WASHINGTON - The Internal Revenue Service yesterday proposed a drastic overhaul and simplification of its current arbitrage rules that would give bond issuers an unexpected new safe harbor from rebate requirements.
The 178-page set of proposed rules, FI-36-92, the text of which is about one-third the size of the existing regulations, is now available at the IRS and will be published in the Federal Register tomorrow.
An IRS official stressed in an interview that the rules, which have been rewritten and consolidated, are only proposed and would not be issued in final form until next year. The final rules would not take effect until after June 30, 1993, the date the existing arbitrage regulations are due to expire.
"Our intent was to get these rules out for a reasonable public comment period, a public hearing, and time to make revisions so that we could go final on them by next June," said John J. Cross 3rd, IRS counsel to the assistant chief counsel for financial institutions and products and one of the principal authors of the rules.
The deadline for public comments is Jan. 15, 1993.
The proposed rules, which were also written by Mitchell Rapaport, the Treasury's attorney-adviser for tax-exempt bonds, would provide most municipal bond issuers with a new 18-month spending exception from rebate requirements. Issuers would be exempt from rebate if they spent 30% of their bond proceeds in six months, another 30% in one year, and the remaining 40% in 18 months.
The new spending exception would be an alternative to the current six-month spending exception, which most issuers complain is too short, and to the two-year spending exception, which many bond market participants have complained is too complex and unworkable because of the tax laws that established it. The 18-month spending exception is broader than the two year rule because it applies to most issuers and financings rather than to just issuers of governmental and 501(c)(3) bonds that finance construction.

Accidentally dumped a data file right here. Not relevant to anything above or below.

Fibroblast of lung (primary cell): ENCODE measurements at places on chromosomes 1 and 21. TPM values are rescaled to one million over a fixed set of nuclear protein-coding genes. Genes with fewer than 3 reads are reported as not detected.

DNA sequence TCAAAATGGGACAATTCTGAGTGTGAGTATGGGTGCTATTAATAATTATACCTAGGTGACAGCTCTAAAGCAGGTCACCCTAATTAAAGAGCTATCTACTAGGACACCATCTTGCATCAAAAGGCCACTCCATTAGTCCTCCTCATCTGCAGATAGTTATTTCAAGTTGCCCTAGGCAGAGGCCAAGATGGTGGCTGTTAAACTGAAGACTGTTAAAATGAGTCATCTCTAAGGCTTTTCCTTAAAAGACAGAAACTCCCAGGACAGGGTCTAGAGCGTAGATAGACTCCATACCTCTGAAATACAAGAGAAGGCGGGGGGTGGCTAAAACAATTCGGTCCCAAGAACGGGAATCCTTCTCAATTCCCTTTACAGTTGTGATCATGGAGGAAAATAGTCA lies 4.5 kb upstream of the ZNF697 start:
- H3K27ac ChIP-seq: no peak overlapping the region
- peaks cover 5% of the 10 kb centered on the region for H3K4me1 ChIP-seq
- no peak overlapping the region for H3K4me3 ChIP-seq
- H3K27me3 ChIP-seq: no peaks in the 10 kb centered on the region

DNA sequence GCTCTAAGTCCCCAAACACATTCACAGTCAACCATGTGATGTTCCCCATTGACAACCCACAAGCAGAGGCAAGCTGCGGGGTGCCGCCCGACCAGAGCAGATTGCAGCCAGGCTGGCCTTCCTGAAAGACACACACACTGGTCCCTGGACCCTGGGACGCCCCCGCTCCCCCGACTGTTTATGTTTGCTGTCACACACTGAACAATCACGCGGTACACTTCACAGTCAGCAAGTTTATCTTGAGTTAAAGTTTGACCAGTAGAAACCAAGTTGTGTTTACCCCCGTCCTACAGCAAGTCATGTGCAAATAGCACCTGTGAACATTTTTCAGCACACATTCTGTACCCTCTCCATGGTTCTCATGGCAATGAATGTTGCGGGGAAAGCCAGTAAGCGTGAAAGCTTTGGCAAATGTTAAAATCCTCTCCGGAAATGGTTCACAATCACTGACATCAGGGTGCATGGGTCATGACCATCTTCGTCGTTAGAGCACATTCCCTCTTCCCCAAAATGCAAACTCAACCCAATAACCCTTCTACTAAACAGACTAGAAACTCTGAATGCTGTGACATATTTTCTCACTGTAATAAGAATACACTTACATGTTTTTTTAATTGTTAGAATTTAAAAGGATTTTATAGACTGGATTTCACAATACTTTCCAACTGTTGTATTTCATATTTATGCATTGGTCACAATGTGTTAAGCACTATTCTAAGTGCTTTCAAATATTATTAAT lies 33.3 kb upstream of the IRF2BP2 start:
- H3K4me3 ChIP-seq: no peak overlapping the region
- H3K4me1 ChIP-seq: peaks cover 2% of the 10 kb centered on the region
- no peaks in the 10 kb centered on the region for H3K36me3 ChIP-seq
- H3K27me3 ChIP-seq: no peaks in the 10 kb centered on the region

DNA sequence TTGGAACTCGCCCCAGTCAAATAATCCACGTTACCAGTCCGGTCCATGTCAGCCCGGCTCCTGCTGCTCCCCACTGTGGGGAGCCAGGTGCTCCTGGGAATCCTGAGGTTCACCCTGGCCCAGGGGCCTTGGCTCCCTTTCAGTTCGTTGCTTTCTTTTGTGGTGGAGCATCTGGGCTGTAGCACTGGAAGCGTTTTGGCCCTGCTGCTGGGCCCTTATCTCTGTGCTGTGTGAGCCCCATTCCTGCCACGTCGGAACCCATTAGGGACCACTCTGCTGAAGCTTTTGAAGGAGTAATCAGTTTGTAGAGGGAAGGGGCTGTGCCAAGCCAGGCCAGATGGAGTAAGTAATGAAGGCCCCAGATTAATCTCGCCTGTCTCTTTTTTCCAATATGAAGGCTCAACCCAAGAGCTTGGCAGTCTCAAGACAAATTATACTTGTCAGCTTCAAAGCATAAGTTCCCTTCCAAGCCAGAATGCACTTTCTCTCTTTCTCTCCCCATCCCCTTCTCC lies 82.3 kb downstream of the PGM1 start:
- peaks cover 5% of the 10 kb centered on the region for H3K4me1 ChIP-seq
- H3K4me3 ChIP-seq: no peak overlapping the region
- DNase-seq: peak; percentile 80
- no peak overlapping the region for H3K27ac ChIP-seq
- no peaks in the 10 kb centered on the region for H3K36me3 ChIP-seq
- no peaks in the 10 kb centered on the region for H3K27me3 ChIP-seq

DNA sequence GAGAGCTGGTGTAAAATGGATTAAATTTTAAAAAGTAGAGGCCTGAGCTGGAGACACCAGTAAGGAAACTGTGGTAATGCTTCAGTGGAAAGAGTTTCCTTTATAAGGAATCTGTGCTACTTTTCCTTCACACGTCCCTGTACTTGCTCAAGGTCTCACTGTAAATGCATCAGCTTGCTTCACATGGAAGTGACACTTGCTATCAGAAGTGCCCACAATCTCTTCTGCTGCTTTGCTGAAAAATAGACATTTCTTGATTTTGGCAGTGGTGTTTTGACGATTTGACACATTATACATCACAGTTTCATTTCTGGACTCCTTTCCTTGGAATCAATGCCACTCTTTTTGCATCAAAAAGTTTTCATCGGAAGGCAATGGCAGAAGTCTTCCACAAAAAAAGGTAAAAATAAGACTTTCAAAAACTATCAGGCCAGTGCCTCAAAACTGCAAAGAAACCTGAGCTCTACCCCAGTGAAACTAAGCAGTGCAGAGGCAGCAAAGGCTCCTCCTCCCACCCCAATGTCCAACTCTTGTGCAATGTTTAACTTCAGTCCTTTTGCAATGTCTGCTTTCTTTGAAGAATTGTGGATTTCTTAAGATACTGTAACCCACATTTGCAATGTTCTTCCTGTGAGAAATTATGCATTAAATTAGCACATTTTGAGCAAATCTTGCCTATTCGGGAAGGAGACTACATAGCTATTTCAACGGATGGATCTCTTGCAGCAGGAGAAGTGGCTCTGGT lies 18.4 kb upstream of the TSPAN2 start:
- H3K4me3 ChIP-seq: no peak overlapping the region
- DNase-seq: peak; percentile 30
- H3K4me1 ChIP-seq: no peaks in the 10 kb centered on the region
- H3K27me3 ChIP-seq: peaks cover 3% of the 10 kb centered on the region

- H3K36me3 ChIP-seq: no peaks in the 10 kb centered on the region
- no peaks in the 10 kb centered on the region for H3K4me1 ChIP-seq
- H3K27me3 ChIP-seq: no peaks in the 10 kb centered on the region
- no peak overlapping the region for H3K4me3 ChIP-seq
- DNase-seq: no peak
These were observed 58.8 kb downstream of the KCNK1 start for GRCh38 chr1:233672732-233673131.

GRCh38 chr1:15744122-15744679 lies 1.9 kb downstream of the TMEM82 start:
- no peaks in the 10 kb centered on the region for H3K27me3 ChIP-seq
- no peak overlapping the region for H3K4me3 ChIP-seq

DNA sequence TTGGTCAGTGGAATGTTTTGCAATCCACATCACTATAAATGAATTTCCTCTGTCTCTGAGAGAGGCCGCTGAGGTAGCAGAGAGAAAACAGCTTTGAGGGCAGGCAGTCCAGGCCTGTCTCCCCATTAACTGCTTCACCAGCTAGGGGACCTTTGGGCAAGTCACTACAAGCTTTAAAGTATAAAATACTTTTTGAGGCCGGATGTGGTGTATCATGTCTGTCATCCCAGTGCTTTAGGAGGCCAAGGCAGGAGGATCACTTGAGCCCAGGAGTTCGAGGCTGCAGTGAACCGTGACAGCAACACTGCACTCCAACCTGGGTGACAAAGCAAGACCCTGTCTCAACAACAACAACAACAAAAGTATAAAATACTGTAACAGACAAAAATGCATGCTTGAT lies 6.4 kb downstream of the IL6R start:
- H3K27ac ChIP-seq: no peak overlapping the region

Cross said the IRS has the authority to propose the new spending exception because Congress authorized it in 1986 to develop safe harbors providing issuers with some exemptions to the rebate requirements. At the same time, the rules would simplify the mechanics of the two-year rule.
The rules also would make it easier for issuers to comply with rebate requirements when they could not qualify for an exemption from them. The rules would allow issuers of fixed-rate bonds, for example, to determine their bond yield for arbitrage purposes at the time of issuance, taking into account reasonably expected redemptions. Under the existing rules, issuers may have to recalculate their bond yields when bonds are called or redeemed early.
The proposed rules would ease restrictions on the eligibility of credit enhancement providers. They would also ease the extent to which fees for credit enhancement can be treated as interest on bonds that would increase the issuer's bond yield for arbitrage purposes.
The rules would simplify the requirements for the valuation of bonds or investments for plain-vanilla deals. Issuers that needed to value their bonds every five years for rebate computations, for example, could use the outstanding principal amount of the bonds as long as they were not issued at a premium or discount.
The rules would ease yield restriction requirements and help integrate them with rebate requirements by allowing certain issuers to make payments to the IRS or the Treasury to reduce their bond yield in lieu of yield-restricting their investments. This rule would apply for specific financings in which yield restriction is difficult, such as variable-rate bonds and student loan bonds.